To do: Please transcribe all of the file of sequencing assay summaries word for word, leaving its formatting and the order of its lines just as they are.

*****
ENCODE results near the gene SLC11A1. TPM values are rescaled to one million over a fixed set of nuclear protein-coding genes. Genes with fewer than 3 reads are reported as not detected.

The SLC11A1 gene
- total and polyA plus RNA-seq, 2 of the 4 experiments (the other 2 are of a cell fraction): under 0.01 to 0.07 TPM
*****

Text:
ENCODE results near the gene SLC11A1. TPM values are rescaled to one million over a fixed set of nuclear protein-coding genes. Genes with fewer than 3 reads are reported as not detected.

The SLC11A1 gene
- total and polyA plus RNA-seq, 2 of the 4 experiments (the other 2 are of a cell fraction): under 0.01 to 0.07 TPM